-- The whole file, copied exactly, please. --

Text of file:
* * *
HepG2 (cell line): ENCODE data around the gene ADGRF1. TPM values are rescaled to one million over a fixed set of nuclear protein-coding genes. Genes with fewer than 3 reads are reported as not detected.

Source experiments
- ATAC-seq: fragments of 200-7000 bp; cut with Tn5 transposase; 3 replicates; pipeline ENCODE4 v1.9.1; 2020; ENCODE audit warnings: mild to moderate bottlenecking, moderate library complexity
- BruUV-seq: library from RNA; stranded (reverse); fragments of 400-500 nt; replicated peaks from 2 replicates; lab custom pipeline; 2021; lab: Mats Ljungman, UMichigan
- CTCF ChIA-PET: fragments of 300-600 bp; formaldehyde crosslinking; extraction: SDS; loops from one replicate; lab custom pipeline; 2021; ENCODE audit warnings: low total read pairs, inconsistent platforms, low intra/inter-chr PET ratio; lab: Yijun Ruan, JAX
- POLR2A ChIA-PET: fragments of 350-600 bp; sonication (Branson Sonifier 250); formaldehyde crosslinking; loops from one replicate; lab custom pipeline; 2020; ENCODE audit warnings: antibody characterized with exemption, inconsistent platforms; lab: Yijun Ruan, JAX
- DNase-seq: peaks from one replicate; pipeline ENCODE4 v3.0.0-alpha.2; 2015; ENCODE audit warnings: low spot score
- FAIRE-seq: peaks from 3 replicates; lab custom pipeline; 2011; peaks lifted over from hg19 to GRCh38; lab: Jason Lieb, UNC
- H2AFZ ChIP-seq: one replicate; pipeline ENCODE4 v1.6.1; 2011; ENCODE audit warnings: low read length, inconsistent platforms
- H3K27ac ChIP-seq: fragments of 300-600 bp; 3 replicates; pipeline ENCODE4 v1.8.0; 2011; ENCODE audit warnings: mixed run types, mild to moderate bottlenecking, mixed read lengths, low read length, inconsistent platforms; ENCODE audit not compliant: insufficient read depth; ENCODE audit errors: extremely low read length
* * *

HepG2 (cell line): ENCODE data around the gene ADGRF1. TPM values are rescaled to one million over a fixed set of nuclear protein-coding genes. Genes with fewer than 3 reads are reported as not detected.

Source experiments
- ATAC-seq: fragments of 200-7000 bp; cut with Tn5 transposase; 3 replicates; pipeline ENCODE4 v1.9.1; 2020; ENCODE audit warnings: mild to moderate bottlenecking, moderate library complexity
- BruUV-seq: library from RNA; stranded (reverse); fragments of 400-500 nt; replicated peaks from 2 replicates; lab custom pipeline; 2021; lab: Mats Ljungman, UMichigan
- CTCF ChIA-PET: fragments of 300-600 bp; formaldehyde crosslinking; extraction: SDS; loops from one replicate; lab custom pipeline; 2021; ENCODE audit warnings: low total read pairs, inconsistent platforms, low intra/inter-chr PET ratio; lab: Yijun Ruan, JAX
- POLR2A ChIA-PET: fragments of 350-600 bp; sonication (Branson Sonifier 250); formaldehyde crosslinking; loops from one replicate; lab custom pipeline; 2020; ENCODE audit warnings: antibody characterized with exemption, inconsistent platforms; lab: Yijun Ruan, JAX
- DNase-seq: peaks from one replicate; pipeline ENCODE4 v3.0.0-alpha.2; 2015; ENCODE audit warnings: low spot score
- FAIRE-seq: peaks from 3 replicates; lab custom pipeline; 2011; peaks lifted over from hg19 to GRCh38; lab: Jason Lieb, UNC
- H2AFZ ChIP-seq: one replicate; pipeline ENCODE4 v1.6.1; 2011; ENCODE audit warnings: low read length, inconsistent platforms
- H3K27ac ChIP-seq: fragments of 300-600 bp; 3 replicates; pipeline ENCODE4 v1.8.0; 2011; ENCODE audit warnings: mixed run types, mild to moderate bottlenecking, mixed read lengths, low read length, inconsistent platforms; ENCODE audit not compliant: insufficient read depth; ENCODE audit errors: extremely low read length